Two-Headed Monster Starting to Turn Heads

They are not Batman and Robin. Not even close to Simon and Garfunkel. Could not even compare them to David Robinson and Tim Duncan. But Craig Forth and Jeremy McNeil are beginning to learn their roles on the Syracuse basketball team. Their adaptations have brought some production in the paint for the Orangemen.

Both are relatively quiet. But that is where the similarities end between these two middle-men. Forth is a sophomore, McNeil a junior. McNeil is a human eraser, blocking would-be-baskets in the paint. Forth is more of a fundamental post player. Forth is able to step out to the top of the key and be an effective passer. McNeil has trouble even catching the ball at times.

Much maligned for their inconsistent play, the two centers have shown flashes of brilliance in past weeks. In the loss against Rutgers, McNeil played his best game in three years as an Orangemen, tallying ten points, seven rebounds, and seven blocks. Against Pittsburgh, McNeil sank two free throws in the final minute to tie the game, and tipped in the game-winner with three seconds left. Of the free throws, coach Jim Boeheim said that he's never made two of those in three years of practice. McNeil's free throw percentage is 28.6% for the year. Forth has begun to utilize the dribble penetration to get his shot off. The success from his latest offensive move has brought the SU fans to the games with signs proclaiming, "May the Forth be With You" and "Craig Nasty." Responding to the crowd enthusiasm when he scores, Forth said, "Anytime a slow white guy who has no game at all can score like that, maybe it lifts people up a little bit." Don't be so full of yourself, Craig.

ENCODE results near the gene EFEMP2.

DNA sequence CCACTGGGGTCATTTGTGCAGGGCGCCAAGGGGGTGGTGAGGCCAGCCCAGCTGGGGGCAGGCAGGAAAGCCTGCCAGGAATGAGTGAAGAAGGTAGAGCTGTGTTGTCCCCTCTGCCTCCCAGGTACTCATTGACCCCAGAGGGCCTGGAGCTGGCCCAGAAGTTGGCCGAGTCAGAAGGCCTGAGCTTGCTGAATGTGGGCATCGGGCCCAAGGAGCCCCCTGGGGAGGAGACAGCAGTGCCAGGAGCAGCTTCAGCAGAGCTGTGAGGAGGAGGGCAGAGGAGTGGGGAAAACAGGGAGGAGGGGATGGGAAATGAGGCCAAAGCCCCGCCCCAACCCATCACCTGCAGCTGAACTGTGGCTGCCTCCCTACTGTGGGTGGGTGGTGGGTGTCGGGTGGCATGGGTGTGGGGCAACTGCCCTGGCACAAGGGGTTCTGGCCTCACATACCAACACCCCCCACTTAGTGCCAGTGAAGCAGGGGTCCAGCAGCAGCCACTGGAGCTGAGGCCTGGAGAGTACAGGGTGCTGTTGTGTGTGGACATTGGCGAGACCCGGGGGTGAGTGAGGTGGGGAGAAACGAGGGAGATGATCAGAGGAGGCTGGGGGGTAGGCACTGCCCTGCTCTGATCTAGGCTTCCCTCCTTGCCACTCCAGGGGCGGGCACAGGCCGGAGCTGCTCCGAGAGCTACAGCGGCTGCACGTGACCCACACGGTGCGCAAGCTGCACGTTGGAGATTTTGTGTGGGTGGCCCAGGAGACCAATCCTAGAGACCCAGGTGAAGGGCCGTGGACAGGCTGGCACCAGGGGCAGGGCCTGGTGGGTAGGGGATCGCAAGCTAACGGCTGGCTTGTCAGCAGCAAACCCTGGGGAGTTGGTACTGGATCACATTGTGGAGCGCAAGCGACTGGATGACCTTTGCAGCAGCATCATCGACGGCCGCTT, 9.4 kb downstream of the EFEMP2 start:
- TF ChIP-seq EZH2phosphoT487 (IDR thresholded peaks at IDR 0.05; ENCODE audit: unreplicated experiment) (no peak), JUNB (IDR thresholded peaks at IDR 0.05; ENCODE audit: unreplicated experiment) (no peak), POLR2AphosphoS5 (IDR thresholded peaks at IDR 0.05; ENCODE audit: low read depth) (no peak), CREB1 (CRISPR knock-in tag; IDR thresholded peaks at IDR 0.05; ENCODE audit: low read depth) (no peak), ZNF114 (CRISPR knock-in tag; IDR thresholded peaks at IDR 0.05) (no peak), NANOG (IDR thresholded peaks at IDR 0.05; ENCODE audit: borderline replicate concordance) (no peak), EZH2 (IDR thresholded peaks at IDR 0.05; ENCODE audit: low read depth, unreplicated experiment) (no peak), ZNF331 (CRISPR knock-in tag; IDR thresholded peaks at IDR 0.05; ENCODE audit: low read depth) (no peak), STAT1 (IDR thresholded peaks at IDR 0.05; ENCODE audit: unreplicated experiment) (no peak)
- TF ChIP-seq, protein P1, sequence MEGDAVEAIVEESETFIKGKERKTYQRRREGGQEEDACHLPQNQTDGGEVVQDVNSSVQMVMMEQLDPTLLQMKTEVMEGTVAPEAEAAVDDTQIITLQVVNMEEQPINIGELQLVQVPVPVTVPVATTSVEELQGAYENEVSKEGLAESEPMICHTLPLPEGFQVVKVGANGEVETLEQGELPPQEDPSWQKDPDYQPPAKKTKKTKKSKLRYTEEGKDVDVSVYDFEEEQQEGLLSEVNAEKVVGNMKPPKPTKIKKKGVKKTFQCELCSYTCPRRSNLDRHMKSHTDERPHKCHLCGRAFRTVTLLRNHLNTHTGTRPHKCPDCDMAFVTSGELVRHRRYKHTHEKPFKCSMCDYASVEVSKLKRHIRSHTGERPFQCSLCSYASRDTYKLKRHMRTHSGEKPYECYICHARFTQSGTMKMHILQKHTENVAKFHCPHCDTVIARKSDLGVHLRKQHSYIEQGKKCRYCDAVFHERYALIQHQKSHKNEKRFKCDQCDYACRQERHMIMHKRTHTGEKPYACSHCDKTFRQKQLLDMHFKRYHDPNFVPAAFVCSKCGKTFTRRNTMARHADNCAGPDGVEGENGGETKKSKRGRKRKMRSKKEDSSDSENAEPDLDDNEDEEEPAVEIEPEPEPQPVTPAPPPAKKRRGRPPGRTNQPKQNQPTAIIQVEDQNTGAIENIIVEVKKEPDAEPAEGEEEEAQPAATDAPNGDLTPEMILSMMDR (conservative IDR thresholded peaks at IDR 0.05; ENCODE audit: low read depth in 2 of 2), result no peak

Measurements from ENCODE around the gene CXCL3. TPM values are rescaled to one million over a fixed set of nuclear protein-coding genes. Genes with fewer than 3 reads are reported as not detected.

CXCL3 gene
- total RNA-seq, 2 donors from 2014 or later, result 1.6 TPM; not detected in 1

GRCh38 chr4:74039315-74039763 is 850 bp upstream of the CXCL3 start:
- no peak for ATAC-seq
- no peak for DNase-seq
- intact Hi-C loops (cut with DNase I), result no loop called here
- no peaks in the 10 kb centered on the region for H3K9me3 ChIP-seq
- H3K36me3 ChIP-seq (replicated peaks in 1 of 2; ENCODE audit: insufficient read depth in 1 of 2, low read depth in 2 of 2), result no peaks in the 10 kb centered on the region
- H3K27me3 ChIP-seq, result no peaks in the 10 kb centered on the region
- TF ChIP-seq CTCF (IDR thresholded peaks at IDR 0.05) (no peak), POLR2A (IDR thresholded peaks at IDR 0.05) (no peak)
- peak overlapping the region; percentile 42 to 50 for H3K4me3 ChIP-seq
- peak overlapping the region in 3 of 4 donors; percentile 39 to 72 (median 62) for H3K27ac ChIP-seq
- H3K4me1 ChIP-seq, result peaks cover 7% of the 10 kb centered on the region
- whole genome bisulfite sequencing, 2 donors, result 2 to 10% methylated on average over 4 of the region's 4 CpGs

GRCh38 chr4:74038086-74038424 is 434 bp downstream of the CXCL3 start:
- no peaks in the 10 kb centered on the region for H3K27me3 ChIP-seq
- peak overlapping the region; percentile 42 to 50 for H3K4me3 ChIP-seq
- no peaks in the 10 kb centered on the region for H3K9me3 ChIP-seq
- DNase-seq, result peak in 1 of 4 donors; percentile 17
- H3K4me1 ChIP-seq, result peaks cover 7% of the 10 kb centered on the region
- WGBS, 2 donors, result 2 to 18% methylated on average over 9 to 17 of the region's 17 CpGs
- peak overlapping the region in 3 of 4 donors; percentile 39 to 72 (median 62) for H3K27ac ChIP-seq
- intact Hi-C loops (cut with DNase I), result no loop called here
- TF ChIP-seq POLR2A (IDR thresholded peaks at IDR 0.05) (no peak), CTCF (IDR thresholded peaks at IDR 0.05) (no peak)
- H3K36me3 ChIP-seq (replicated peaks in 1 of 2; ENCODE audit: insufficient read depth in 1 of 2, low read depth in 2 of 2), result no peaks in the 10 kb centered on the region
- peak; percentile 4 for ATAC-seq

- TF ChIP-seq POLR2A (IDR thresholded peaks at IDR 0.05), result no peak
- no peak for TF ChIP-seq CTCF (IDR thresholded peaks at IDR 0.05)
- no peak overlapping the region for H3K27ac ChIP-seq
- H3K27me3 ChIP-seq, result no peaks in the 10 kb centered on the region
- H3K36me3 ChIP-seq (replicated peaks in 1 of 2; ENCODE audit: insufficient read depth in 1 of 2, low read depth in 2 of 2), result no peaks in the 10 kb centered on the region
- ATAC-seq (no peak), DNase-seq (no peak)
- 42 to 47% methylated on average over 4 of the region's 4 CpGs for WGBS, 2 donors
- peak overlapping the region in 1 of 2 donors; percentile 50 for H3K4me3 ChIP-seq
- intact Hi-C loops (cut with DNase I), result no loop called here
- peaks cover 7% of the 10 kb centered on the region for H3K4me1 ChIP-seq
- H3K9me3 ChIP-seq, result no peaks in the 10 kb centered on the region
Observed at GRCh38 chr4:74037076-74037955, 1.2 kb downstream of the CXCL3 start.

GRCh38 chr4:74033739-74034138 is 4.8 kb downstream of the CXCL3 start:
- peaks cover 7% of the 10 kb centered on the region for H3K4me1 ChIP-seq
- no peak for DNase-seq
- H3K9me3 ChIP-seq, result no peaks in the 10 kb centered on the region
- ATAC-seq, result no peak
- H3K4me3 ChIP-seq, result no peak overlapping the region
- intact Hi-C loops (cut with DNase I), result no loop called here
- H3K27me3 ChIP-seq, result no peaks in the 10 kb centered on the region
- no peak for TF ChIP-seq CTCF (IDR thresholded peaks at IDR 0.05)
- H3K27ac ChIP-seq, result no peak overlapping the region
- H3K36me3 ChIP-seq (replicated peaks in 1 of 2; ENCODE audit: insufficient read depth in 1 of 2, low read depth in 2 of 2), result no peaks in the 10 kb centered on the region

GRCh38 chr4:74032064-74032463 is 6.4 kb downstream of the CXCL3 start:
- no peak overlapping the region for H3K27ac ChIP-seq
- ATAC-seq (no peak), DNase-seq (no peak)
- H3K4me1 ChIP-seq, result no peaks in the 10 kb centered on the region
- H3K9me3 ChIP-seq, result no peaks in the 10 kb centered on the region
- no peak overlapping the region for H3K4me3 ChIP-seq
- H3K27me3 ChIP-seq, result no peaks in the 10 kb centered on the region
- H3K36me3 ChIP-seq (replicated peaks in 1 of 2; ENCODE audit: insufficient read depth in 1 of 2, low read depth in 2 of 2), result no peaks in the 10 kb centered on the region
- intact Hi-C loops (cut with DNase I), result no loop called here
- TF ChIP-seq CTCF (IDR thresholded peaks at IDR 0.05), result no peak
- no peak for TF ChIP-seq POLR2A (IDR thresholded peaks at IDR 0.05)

The combined stats do not jump out at you: 38.1 mins, 9.3 points, and 8.2 rebounds per game. Compare that with Georgetown center, Mike Sweetney's, stats against them Monday night: 39 mins, 32 points, 13 rebounds, and 7 blocks. Even if their stats came from one guy, they are not the stats that All-Americans are made of. One statistic that they do have an advantage over any single opponent that they will play: twice as many fouls to give. And they use them like they are going out of style. It is possible they think fouls are going out of style quicker than cowboy hats in New York City.

Boeheim is not asking for Rony Seikaly and Etan Thomas. He just wants two guys who can compete and bang bodies with the rest of the Big East. And Boeheim is beginning to get what he's been looking for the past two years.

Will and Grace: no. Mantle and Maris: let's not get carried away. But Forth and McNeil, and the rest of the Big East, are beginning to realize that there are strength in numbers.

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